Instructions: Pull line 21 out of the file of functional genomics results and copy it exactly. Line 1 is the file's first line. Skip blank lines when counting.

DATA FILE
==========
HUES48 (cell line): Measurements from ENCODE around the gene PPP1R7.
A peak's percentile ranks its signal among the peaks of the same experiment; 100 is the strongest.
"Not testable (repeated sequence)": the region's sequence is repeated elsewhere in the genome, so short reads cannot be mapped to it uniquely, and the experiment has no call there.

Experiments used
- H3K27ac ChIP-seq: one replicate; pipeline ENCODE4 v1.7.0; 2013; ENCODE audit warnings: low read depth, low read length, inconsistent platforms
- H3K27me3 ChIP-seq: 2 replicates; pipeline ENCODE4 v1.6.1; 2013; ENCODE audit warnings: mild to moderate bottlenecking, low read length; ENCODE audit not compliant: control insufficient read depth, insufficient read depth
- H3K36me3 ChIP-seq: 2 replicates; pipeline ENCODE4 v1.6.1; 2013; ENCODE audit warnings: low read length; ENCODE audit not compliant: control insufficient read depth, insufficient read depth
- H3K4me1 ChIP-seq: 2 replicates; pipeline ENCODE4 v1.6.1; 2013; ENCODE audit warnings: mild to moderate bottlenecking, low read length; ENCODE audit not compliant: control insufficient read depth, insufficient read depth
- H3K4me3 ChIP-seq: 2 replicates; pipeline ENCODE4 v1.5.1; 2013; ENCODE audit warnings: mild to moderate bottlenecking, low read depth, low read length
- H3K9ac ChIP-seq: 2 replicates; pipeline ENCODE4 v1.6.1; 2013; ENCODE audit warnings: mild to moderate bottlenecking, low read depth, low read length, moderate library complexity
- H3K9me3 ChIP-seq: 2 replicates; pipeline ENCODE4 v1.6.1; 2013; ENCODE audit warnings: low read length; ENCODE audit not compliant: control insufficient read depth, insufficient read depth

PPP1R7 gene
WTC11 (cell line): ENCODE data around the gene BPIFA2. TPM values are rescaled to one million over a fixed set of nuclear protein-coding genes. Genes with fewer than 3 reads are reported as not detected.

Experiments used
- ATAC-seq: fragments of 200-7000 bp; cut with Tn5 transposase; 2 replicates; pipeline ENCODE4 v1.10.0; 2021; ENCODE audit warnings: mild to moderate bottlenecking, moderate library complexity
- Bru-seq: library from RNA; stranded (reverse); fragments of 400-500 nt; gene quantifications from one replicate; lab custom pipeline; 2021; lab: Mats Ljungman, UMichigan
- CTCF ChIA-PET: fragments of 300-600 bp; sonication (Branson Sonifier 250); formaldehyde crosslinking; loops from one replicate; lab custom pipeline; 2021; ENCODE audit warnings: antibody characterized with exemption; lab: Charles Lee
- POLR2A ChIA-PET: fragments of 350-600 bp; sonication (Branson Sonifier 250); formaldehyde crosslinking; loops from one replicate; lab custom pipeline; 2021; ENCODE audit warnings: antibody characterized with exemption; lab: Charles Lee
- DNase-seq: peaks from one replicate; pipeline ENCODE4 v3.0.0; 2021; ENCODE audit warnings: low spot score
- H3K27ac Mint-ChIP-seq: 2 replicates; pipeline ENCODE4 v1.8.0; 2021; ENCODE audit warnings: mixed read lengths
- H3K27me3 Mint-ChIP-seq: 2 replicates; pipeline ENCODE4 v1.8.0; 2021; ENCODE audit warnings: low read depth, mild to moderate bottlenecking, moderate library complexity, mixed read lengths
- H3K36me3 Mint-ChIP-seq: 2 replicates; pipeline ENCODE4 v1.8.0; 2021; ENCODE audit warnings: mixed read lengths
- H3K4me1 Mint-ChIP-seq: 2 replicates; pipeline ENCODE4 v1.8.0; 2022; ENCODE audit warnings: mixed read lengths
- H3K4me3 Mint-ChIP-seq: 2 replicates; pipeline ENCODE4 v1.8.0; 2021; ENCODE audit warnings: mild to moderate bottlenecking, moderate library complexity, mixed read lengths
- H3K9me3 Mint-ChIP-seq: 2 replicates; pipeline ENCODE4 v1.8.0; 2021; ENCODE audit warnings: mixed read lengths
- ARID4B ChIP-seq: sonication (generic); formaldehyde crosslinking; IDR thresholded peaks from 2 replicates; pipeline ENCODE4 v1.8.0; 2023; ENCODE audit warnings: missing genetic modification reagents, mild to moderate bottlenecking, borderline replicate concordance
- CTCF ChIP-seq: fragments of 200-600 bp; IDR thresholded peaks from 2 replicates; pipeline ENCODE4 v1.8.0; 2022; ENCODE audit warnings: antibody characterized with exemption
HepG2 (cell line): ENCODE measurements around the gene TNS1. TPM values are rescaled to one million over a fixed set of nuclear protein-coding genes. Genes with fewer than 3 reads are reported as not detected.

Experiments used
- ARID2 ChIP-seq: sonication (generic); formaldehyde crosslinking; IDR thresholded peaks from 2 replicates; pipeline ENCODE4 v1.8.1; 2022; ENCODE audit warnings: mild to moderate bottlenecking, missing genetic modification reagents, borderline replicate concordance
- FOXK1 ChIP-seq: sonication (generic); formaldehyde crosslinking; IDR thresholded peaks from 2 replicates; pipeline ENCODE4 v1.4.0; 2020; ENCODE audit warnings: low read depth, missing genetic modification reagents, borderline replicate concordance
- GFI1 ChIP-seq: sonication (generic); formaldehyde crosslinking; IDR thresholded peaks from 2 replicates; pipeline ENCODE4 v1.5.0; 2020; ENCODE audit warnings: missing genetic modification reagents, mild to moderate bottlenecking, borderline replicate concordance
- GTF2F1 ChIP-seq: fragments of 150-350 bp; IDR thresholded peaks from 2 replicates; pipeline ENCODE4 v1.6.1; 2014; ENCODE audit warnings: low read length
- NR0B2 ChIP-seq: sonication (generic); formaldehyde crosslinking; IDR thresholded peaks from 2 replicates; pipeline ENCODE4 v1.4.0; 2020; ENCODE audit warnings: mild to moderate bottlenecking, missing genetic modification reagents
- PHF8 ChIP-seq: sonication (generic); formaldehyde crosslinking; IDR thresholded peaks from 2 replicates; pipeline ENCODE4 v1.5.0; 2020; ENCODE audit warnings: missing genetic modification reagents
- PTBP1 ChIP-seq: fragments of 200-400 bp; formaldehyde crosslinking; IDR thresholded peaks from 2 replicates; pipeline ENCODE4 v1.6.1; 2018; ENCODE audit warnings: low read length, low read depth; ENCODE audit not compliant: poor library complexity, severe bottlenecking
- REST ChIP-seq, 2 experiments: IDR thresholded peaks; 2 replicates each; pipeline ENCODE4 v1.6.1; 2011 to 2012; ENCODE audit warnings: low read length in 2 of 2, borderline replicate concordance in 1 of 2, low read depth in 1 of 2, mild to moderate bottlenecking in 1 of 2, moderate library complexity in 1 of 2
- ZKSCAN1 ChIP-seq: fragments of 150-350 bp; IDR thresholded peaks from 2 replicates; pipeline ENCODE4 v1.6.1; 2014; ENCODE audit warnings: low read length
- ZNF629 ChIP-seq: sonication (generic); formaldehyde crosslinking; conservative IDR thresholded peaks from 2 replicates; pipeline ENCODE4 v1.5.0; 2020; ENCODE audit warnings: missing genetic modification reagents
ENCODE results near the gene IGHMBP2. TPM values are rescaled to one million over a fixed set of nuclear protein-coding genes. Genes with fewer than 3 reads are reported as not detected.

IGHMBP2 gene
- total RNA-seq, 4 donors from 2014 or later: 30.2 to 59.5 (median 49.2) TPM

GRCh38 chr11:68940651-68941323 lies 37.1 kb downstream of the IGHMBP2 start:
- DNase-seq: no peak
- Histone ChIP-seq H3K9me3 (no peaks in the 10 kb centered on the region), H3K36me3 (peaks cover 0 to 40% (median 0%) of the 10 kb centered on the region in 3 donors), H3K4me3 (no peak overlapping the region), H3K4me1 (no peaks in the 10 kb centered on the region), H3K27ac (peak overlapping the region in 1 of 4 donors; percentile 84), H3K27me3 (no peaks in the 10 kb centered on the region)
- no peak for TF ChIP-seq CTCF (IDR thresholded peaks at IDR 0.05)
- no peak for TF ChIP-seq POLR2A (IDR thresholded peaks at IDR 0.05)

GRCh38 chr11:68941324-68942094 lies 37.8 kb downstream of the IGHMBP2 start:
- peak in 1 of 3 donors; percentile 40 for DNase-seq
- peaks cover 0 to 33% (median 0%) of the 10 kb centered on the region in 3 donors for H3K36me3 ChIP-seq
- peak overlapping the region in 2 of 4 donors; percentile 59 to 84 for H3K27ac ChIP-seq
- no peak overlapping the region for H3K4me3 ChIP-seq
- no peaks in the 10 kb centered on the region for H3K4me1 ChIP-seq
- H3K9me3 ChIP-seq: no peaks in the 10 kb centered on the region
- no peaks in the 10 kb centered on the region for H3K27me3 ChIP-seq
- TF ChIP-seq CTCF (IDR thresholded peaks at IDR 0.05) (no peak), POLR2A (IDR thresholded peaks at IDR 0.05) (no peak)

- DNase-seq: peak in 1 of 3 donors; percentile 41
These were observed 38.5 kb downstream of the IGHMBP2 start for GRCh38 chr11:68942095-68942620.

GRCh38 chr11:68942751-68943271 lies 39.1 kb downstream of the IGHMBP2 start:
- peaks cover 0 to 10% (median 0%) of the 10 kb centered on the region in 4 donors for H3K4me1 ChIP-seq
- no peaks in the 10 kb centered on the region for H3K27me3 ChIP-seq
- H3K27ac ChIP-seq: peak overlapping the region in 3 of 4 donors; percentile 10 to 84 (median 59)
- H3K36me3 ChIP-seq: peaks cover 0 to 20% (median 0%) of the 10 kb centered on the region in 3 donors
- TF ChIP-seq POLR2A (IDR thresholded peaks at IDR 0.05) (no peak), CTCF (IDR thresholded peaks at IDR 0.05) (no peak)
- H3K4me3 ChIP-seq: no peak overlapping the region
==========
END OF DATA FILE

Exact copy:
- H3K27me3 Mint-ChIP-seq: 2 replicates; pipeline ENCODE4 v1.8.0; 2021; ENCODE audit warnings: low read depth, mild to moderate bottlenecking, moderate library complexity, mixed read lengths